For me, the OTC supplement 5-HTP has proved a more effective therapy for my non-motor symptoms than levadopa has been for my motor symptoms.
What is 5-HTP?
It's basically a serotonin booster. Serotonin is one of the neurotransmitters that light up the brain. It is allied with another neurotransmitter, dopamine. Parkinson's results from the depletion of dopamine-generating cells in the brain.
Dopamine regulates muscle movement, motivation and reward seeking, sociability, and pain processing. Serotonin primarily affects mood, impulsiveness, appetite, intestinal motility, sex drive, and the sleep/awake cycle.
5-HTP and me
Here’s a quick rundown on PD's major non-motor symptoms, and my experience with 5-HTP as a therapy for them.
Symptom 1) Depression
Depression returned with the arrival of Parkinson’s. When it did, I almost sold my house and moved into a senior residence. The neurologist who diagnosed the Parkinson’s prescribed Elavil for the depression. Then, my present neurologist expressed concern about that drug's possible adverse effect on cognition. I told him about my earlier, positive experience with 5-HTP. He approved my suggestion that I try it again, and I've been depression-free for four and a half years now.
Symptom 2) Insomnia
Thanks to 5-HTP, I’m now insomnia free for the first time in my life. For nearly five years now, I log at least seven hours of sleep each night. I can easily get back to sleep after my 3-4am hour of meditation and exercise. This quality of sleep is the best I’ve ever had.
Symptom 3) Constipation
Symptom 4) Cognition and Executive Function
That function includes decision making, problem solving, and planning. Parkinson’s impact on executive function was a key theme in Michael Kinsley's article in The New Yorker last month, which I discussed in a blog post.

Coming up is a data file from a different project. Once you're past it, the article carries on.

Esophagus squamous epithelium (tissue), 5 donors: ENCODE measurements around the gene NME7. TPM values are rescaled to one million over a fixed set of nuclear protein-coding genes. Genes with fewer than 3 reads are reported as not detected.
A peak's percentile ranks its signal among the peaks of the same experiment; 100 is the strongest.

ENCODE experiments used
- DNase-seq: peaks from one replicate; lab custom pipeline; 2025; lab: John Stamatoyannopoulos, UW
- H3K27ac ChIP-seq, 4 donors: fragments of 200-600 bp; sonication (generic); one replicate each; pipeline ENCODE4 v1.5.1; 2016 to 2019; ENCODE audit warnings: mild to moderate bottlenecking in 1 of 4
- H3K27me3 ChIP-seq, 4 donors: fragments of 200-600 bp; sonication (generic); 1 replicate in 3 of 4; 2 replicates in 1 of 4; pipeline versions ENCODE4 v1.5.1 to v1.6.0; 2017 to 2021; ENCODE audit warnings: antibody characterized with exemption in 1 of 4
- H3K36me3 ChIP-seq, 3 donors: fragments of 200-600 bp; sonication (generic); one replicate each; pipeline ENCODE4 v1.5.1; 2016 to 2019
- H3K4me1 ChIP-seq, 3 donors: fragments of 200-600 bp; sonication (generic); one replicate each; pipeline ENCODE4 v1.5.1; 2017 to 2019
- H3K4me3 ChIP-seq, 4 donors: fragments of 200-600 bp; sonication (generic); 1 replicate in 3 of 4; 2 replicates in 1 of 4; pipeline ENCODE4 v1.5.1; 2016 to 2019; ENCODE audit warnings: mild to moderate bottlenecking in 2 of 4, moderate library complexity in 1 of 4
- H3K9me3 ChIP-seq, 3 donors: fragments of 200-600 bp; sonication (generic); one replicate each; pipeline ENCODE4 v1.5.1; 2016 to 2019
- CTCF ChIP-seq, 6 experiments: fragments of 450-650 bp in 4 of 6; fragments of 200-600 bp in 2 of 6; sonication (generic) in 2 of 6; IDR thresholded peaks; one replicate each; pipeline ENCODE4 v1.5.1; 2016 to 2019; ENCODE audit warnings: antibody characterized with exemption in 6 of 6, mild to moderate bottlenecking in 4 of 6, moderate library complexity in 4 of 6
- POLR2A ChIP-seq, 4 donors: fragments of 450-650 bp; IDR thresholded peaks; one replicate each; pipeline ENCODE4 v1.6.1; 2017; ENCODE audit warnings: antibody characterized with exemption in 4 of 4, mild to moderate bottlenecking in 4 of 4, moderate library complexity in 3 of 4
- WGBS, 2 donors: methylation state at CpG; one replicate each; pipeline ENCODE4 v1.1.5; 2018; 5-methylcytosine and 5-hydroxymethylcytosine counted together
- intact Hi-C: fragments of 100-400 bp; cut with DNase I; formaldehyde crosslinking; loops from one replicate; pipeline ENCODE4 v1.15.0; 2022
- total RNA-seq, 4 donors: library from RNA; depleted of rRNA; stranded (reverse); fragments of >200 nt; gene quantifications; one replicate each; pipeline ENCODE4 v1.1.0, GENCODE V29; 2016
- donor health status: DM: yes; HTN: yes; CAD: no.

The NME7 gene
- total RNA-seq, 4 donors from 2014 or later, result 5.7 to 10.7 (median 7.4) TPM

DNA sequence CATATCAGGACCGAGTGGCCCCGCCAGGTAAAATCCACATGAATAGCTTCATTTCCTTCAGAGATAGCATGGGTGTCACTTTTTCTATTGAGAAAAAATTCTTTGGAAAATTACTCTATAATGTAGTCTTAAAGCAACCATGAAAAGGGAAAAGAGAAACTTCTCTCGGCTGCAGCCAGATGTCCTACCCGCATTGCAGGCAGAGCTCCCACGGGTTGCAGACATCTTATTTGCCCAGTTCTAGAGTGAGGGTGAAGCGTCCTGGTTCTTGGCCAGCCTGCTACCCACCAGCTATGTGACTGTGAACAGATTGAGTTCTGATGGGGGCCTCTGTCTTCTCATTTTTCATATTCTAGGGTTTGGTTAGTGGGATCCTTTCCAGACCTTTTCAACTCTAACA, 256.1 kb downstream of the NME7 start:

This is where it gets weird: Instead of experiencing problems with executive function, I’m encountering just the opposite. It's clear to me that 5-HTP is the reason.
I take my 5-HTP pill at bedtime. More often than not, when I open my eyes in the morning, my first thought brings a solution to some problem that had been bothering me. My middle-of-the-night “quiet hour” also produces those solutions, or creative new ideas.
When I increase my nighttime 5-HTP dose, even a little, the next morning can bring ideas -- some crazy -- that explode like fireworks on the Fourth of July. With those ideas comes a euphoric mood that borders on mania. I admit; it's very pleasant. Unfortunately, those mornings are usually accompanied by big spikes in my blood pressure.
A New Development
What the hell is going on?
Here's my theory: As Parkinson’s destroys my dopamine-producing cells, using 5-HTP to boost my serotonin offsets the damage, particularly with respect to non-motor functions. My five years of experience with PD and 5-HTP makes this theory seem credible to me.
- Most of us with PD take levadopa, designed to replace the dopamine our disease destroys. But the levadopa is mixed with carbidopa, since that addition helps the levadopa pass the blood-brain barrier. As it turns out, carbidopa works the same way with serotonin, helping it enter the brain where it can have an impact. So when we take 5-HTP when we're already taking carbidopa, the positive effects (on issues like mood and insomnia, for example) are enhanced.
A 2011 NIH study concluded that serotonin plays a significant role in the brain's executive function. So carbidopa-enhanced 5-HTP could be kick-starting my executive function.
- A 2012 article in Scientific American reported on the use of stem cell grafts on patients with PD. Those grafts, when they "took" properly, helped restore dopamine function. As a result, patients scored very well on all measures of motor function. But those same patients -- with normal dopamine levels -- had serotonin levels even lower than untreated patients, and were having issues with bowel and sexual function, mood, and sleep -- all problems linked to serotonin. The authors proposed multiple grafts of dopamine and serotonin cells. But then, significantly, they suggested that for those with less severe PD symptoms, it might be enough to combine levodopa with "something else to increase serotonin function while possible."